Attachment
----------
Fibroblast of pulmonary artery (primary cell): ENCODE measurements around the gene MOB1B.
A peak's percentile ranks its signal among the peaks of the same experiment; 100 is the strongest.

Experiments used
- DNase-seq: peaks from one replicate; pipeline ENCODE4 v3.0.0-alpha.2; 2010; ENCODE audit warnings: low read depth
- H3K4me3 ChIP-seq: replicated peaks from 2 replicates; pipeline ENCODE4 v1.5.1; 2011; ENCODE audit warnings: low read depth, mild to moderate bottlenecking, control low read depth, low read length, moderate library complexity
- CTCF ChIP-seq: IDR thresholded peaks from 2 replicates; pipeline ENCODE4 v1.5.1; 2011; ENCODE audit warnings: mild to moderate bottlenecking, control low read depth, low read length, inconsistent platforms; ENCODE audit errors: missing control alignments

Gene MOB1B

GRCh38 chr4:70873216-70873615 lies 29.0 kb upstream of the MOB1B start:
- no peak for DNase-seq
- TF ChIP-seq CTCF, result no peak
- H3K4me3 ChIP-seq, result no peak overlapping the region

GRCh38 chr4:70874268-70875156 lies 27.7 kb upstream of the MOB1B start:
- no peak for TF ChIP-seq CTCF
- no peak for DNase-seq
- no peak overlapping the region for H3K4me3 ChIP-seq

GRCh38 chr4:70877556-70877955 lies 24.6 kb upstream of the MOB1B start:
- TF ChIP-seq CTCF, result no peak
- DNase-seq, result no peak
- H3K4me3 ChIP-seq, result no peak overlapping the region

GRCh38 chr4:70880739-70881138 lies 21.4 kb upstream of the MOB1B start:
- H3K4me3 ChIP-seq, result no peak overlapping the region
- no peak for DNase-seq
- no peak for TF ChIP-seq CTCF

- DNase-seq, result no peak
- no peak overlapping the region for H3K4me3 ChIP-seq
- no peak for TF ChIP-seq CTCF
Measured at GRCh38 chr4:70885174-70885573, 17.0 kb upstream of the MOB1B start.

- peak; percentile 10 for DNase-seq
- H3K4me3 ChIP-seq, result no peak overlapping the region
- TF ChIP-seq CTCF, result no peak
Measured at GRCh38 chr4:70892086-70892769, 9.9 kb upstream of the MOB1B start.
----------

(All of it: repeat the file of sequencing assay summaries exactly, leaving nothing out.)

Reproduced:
Fibroblast of pulmonary artery (primary cell): ENCODE measurements around the gene MOB1B.
A peak's percentile ranks its signal among the peaks of the same experiment; 100 is the strongest.

Experiments used
- DNase-seq: peaks from one replicate; pipeline ENCODE4 v3.0.0-alpha.2; 2010; ENCODE audit warnings: low read depth
- H3K4me3 ChIP-seq: replicated peaks from 2 replicates; pipeline ENCODE4 v1.5.1; 2011; ENCODE audit warnings: low read depth, mild to moderate bottlenecking, control low read depth, low read length, moderate library complexity
- CTCF ChIP-seq: IDR thresholded peaks from 2 replicates; pipeline ENCODE4 v1.5.1; 2011; ENCODE audit warnings: mild to moderate bottlenecking, control low read depth, low read length, inconsistent platforms; ENCODE audit errors: missing control alignments

Gene MOB1B

GRCh38 chr4:70873216-70873615 lies 29.0 kb upstream of the MOB1B start:
- no peak for DNase-seq
- TF ChIP-seq CTCF, result no peak
- H3K4me3 ChIP-seq, result no peak overlapping the region

GRCh38 chr4:70874268-70875156 lies 27.7 kb upstream of the MOB1B start:
- no peak for TF ChIP-seq CTCF
- no peak for DNase-seq
- no peak overlapping the region for H3K4me3 ChIP-seq

GRCh38 chr4:70877556-70877955 lies 24.6 kb upstream of the MOB1B start:
- TF ChIP-seq CTCF, result no peak
- DNase-seq, result no peak
- H3K4me3 ChIP-seq, result no peak overlapping the region

GRCh38 chr4:70880739-70881138 lies 21.4 kb upstream of the MOB1B start:
- H3K4me3 ChIP-seq, result no peak overlapping the region
- no peak for DNase-seq
- no peak for TF ChIP-seq CTCF

- DNase-seq, result no peak
- no peak overlapping the region for H3K4me3 ChIP-seq
- no peak for TF ChIP-seq CTCF
Measured at GRCh38 chr4:70885174-70885573, 17.0 kb upstream of the MOB1B start.

- peak; percentile 10 for DNase-seq
- H3K4me3 ChIP-seq, result no peak overlapping the region
- TF ChIP-seq CTCF, result no peak
Measured at GRCh38 chr4:70892086-70892769, 9.9 kb upstream of the MOB1B start.